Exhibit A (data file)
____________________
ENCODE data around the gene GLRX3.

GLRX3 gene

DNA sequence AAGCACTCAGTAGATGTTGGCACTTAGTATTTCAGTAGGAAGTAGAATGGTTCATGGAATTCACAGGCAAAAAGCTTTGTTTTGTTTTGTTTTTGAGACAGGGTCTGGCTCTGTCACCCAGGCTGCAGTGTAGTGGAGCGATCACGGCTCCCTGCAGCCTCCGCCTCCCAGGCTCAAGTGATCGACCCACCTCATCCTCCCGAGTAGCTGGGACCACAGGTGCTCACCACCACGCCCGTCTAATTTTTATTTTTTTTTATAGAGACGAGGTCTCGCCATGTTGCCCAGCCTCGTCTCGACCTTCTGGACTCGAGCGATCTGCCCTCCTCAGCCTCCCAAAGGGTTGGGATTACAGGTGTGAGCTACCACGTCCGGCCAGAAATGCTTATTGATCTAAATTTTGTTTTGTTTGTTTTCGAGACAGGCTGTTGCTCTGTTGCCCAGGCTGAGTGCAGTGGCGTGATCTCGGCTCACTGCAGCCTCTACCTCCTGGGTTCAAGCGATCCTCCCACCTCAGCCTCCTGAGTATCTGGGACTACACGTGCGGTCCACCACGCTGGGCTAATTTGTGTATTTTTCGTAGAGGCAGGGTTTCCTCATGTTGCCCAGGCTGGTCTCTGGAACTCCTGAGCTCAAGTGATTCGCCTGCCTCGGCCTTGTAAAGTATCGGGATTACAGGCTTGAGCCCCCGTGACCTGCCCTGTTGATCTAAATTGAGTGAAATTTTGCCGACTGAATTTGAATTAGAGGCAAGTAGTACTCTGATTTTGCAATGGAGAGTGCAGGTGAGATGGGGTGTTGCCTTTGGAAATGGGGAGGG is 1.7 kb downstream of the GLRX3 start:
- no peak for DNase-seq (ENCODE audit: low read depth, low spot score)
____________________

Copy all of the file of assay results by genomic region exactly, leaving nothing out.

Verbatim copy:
ENCODE data around the gene GLRX3.

GLRX3 gene

DNA sequence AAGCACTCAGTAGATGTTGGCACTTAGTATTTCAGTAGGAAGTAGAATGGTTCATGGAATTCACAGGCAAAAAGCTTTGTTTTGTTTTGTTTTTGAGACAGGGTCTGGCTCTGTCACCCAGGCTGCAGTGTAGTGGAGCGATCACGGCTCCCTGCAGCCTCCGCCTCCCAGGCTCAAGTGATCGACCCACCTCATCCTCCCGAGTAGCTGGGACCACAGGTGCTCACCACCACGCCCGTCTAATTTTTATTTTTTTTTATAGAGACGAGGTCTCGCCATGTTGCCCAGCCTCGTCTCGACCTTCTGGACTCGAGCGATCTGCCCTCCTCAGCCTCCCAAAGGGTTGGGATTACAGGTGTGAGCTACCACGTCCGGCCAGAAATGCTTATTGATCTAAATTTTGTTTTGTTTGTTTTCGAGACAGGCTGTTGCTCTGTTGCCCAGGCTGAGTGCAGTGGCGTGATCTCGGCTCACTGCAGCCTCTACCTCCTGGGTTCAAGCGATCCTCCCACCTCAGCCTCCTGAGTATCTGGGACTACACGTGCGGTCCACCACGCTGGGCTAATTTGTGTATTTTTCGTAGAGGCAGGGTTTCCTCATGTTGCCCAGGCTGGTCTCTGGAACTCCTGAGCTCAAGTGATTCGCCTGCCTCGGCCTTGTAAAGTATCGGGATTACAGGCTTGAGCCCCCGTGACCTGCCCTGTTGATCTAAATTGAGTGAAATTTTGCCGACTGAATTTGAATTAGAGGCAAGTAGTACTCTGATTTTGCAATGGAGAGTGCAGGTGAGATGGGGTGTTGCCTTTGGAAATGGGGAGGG is 1.7 kb downstream of the GLRX3 start:
- no peak for DNase-seq (ENCODE audit: low read depth, low spot score)